This week we have held an ‘Objects Day’, focussing solely on the cataloguing and re-housing of objects received amongst a number of recent accessions.
LHSA collects the historically important local records of NHS hospitals and other health-related organisations, and whilst this largely consists of paper-based material, LHSA also holds approximately 1,000 objects. Objects can play an important part in informing us about the past, particularly where paper records are incomplete.
Objects have distinct archival requirements and ensuring that they are catalogued and conserved appropriately is a real team effort. They are each assigned a unique reference number and catalogued separately from the paper-based collections by our Assistant Archivist, Laura. A description of each object (materials used, dimensions, any information about where it has come from etc.) is entered into a specially designed database and the objects are then passed to our Archive Assistant, Stephen, to be photographed so that there is an image to go with each database entry. This means that we can find information about our object collection quickly and easily in order to respond to enquiries and to identify suitable items for displays or exhibitions. Finally, our Paper Conservator, Ruth, assesses the objects’ conservation needs and houses them accordingly to ensure they can be stored with a minimum risk of future damage and decay.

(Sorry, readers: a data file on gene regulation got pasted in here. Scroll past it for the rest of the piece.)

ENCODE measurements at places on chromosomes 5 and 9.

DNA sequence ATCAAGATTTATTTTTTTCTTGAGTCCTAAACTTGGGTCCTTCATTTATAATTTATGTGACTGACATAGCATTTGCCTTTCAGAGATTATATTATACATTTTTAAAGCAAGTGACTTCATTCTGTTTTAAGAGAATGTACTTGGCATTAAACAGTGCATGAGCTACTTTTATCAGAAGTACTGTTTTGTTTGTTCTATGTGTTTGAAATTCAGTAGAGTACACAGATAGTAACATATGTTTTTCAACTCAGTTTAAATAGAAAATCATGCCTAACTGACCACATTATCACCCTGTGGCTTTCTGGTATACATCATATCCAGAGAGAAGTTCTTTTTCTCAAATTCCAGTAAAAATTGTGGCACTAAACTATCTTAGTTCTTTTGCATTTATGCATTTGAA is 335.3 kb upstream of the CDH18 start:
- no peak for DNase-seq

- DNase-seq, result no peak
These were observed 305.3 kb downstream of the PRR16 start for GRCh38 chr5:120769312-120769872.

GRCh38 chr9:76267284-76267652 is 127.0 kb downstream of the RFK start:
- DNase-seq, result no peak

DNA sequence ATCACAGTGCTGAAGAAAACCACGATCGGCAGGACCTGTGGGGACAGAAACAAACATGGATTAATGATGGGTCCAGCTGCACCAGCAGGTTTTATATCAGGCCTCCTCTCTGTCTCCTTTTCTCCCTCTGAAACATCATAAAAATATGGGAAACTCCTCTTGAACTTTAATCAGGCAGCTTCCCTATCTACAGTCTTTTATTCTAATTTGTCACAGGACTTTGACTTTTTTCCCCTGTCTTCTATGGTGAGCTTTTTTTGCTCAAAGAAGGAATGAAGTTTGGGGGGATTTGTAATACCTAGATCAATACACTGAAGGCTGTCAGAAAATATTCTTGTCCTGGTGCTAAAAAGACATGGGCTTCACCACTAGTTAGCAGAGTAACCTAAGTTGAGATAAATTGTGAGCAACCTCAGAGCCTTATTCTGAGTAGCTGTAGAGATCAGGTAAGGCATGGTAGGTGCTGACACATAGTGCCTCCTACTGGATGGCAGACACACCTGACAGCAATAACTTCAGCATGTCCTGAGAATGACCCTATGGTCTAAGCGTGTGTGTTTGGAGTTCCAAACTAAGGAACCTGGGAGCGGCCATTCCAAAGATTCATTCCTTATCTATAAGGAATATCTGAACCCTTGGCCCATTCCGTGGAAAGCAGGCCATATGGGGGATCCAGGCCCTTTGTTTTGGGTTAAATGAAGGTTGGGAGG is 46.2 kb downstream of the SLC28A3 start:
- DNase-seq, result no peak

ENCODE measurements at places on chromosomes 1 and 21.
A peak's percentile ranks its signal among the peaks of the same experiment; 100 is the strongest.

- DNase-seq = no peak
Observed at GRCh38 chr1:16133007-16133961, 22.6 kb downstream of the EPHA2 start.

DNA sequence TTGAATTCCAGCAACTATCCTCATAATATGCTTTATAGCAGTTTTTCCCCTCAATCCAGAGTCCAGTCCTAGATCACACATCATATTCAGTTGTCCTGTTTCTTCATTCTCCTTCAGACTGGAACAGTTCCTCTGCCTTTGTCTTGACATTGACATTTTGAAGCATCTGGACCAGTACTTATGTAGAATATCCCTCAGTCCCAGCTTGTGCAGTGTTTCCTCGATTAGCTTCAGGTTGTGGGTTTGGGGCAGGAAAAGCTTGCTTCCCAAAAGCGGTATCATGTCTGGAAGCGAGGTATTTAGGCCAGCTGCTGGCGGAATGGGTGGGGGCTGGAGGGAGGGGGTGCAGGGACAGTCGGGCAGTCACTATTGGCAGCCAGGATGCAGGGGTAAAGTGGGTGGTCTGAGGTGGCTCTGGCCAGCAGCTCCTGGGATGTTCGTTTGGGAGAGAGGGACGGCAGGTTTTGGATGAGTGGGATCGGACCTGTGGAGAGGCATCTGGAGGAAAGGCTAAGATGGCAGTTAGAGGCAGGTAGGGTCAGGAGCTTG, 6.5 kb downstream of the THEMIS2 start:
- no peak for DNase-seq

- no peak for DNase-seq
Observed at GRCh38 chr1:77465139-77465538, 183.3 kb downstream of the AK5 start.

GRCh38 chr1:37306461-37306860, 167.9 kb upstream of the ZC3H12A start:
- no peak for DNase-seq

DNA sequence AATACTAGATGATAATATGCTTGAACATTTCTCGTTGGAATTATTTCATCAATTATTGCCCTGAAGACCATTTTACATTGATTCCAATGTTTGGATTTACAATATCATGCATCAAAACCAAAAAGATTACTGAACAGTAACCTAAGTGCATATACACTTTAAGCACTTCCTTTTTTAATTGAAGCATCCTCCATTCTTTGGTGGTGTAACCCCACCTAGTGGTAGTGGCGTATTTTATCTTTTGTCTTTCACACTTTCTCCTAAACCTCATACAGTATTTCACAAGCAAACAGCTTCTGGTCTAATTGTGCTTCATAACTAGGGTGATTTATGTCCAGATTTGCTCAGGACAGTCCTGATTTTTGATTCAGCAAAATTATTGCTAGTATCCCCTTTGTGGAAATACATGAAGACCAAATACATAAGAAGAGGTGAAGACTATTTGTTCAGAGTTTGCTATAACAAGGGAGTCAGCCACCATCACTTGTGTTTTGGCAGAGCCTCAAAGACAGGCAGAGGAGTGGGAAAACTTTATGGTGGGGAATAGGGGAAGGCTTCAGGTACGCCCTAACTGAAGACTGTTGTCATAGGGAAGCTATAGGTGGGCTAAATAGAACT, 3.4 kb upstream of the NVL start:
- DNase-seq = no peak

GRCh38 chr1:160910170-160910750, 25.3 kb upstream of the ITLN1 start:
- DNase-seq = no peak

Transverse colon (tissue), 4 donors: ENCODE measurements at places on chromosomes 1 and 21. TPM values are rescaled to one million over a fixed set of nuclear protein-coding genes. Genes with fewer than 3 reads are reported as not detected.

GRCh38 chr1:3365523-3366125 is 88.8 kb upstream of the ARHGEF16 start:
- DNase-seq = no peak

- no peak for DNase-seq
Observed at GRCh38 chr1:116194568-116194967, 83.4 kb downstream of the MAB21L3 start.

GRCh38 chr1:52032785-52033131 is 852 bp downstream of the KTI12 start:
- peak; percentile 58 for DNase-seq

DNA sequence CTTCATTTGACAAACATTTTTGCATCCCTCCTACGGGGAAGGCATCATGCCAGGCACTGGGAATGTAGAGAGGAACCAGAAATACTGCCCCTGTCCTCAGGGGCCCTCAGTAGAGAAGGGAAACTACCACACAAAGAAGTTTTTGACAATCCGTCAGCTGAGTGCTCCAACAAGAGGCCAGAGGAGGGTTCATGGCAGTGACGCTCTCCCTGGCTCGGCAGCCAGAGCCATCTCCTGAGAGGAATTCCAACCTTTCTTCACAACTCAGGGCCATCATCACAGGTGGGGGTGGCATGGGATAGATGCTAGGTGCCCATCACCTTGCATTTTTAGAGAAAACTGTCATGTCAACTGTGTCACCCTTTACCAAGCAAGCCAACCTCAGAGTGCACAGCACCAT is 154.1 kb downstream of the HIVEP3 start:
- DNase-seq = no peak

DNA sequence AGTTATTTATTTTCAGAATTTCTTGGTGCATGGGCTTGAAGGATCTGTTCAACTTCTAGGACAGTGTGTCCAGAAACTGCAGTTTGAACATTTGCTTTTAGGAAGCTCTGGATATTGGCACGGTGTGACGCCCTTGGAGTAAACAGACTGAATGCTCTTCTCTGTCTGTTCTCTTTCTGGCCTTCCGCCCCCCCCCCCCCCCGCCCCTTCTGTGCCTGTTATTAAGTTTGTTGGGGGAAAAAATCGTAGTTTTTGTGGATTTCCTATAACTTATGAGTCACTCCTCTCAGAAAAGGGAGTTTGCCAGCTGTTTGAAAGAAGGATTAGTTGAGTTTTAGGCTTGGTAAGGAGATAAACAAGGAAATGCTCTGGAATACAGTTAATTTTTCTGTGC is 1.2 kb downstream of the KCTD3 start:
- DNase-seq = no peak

|Stephen, Ruth and Laura at work|
The description of each object is very important because, without the story behind them, the objects carry little archive information and it may be difficult to identify what they are or ascertain their purpose. For example, earlier this year we received an unused pair of nurse’s gloves (LHSA reference O456) as part of an accession. These are made of white leather, are 27cm long and date from about the 1950s. White leather gloves are not very practical for a nurse you might think but the depositor was able to tell us the story behind them. Each ward on the Royal Infirmary of Edinburgh had one 24 hour ‘waiting day’ per week. This was the day on which that ward received any emergency patients. On the extremely rare occasions when 24 hours went by without an admission, the Ward Sister would be presented with a pair of these white gloves.
|Nurse's Gloves (Object O456)|